Thursday, July 18, 2013

Pastor to Pastor - Avoid Misjudging Trust!

By Carey Nieuwhof

It’s the fuel relationships run on.
If you have it, things go so much better.
If you don’t, almost everything—including your mission—suffers or even crumbles before you.
Misjudging trust was one of the biggest mistakes I made as a young leader. I’m still actively correcting, refining and learning where to place and not to place trust.
It’s not that I’ve only made five mistakes—I’ve made many more than that. It’s just as I build into younger leaders on our staff, at our church and in the wider church, I keep running into the same issues and the same questions.
So whether you’re just starting out as a young leader, or like me, you’re trying to get some fundamentals right, I’m hoping this five part series of posts can help.
By way of quick background (I tell more of my story and the story of our church in my book), when I started, I was a solo church leader with under 50 people attending services. For years, my office was in my basement (which for the first few years was an unfinished basement). I had to figure a lot of stuff out and, like most people, I didn’t always get it right. Even though our church is much bigger now and I lead a staff team (and we actually have offices), I still remember those lessons like they were yesterday.
And I’m still learning.
So … here are five mistakes I’ve made when it comes to trust as a young leader.
1. Trusting everyone.
By default, I’m a fairly trusting person. I take people at face value. And while I’d rather be trusting than suspicious, I began to realize not everyone was equally trustworthy.
When you trust everyone, you really discriminate against people who are especially trustworthy. You also allow people not capable of handling the trust extended to them to misuse it and hurt others. Trusting everyone ultimately hurts everyone. In case you’re thinking it’s un-Christian not to trust everyone, Jesus didn’t trust certain people either.
2. Not checking track records.
When assigning new leadership responsibilities, I missed checking into people’s track records. While we were early adopters in things like criminal record checks for people, trust is about much more than whether you have a criminal past.
Whenever you’re trusting someone with responsibility, it’s important to assess how responsible they’ve been with previous responsibilities—at your church, at a past church, at work, at home with their family, in the community and elsewhere in life. And while everyone gets a fresh start with the Gospel, trustworthiness in the past is the best indicator of trustworthiness in the future.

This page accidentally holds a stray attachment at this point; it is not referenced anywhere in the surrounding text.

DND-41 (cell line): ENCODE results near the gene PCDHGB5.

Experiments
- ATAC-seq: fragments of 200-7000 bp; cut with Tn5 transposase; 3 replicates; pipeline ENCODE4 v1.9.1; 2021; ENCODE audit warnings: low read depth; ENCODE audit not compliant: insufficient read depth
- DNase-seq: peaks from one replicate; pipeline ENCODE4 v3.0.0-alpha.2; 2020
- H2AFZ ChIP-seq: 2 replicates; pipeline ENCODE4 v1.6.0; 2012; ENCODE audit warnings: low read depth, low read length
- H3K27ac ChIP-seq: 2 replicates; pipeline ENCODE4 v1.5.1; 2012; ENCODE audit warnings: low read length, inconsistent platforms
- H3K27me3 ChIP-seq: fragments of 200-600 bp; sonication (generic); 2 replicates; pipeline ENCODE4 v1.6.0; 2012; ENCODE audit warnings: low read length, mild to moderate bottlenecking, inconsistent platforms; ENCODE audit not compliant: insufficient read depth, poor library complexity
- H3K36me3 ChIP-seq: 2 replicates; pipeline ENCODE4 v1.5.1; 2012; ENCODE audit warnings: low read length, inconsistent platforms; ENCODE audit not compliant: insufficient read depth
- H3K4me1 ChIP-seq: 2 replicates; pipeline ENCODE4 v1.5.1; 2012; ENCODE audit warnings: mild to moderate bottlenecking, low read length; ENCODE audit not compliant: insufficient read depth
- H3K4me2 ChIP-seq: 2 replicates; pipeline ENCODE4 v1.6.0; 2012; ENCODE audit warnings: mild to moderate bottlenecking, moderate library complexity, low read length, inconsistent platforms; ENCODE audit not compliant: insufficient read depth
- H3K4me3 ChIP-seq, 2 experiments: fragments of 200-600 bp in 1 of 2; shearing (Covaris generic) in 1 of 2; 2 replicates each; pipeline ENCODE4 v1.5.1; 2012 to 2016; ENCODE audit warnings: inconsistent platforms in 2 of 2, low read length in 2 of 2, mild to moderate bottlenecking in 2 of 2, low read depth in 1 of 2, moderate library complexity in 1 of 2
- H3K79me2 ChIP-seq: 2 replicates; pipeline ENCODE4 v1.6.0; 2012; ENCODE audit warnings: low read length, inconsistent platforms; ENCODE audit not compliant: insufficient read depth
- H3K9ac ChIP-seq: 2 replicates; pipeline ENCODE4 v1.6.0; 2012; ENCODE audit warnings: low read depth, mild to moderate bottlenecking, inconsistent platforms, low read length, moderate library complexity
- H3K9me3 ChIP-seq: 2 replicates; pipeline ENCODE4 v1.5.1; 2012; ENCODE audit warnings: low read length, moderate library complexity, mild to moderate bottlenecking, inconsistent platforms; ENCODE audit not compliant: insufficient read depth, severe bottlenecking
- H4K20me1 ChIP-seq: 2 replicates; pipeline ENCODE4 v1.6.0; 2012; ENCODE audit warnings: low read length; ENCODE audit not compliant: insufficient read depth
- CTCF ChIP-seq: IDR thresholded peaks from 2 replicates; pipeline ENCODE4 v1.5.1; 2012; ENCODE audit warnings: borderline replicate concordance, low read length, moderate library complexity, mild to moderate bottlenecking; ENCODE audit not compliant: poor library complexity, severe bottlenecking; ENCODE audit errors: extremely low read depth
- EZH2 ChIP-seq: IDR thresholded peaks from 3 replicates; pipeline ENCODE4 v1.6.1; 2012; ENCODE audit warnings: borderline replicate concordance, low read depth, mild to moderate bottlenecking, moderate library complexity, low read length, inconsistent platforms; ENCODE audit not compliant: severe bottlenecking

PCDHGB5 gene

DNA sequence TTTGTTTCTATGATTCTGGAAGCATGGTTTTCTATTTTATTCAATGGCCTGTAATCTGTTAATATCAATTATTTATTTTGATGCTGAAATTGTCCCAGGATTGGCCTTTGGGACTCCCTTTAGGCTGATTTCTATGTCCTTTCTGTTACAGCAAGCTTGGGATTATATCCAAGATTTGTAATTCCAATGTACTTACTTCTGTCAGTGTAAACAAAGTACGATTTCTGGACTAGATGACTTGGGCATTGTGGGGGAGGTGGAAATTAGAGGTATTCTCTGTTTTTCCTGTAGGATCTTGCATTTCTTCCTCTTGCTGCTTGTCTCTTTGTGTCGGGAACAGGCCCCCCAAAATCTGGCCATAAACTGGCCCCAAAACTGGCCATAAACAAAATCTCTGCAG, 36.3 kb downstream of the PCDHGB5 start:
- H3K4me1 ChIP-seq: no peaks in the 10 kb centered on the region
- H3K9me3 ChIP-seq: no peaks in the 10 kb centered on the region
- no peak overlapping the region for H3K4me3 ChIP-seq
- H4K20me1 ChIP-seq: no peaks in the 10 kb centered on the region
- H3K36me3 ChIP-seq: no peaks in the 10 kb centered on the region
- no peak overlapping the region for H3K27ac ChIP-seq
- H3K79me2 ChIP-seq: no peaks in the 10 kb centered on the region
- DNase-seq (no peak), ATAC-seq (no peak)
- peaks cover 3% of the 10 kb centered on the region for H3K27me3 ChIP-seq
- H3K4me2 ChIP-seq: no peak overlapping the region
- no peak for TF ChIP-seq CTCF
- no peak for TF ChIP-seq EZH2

3. Trusting too late.
Like almost every leader, I got burned a few times on trust. For a season, my default moved from trust to suspicion. I missed out on some great leaders in that season. I also missed out on seeing leaders around me reach their potential. Trusting a trustworthy person too late in the game is almost as bad as trusting everyone equally.
4. Not trusting.
I mention this only because I’ve seen this too many times. Get burned badly, and some leaders just stop trusting. I flirted with this briefly and fortunately got out of it quickly. If you trust no one, you will eventually have no one. I’ve seen more than a few leaders stop trusting. Get on your knees and get to a counselor immediately if that’s you.
5. Not realizing that alignment is a critical ingredient to organizational trust.
Just because you can trust someone personally doesn’t mean you can trust them organizationally. What I mean by that is that I might hand someone my wallet or entrust them with my home (they are good people!), but they may be completely the wrong fit for our church, even if they are completely devoted Christians. When someone is aligned with an organization's mission, vision, strategy and values, they become capable of enormous organizational trust.
Usually, mistrust emerges in an organization when someone is given leadership, but then starts to run in a different direction than the organization is running. For example, a musician who loves Jesus and loves tuba music—no matter how skilled they are—is going to be a bad fit on our team. They could be a passionate tuba player like this guy and a better Christian than I am, but because our music strategy doesn’t involve the frequent use of the tuba, putting them on our team would hurt.
Great people get deeply hurt in situations like this. What I look for as much as anything now when deciding whether someone should take on leadership responsibility is not just character, competence and chemistry, but alignment around our strategy and our values. When you have that, you can go far.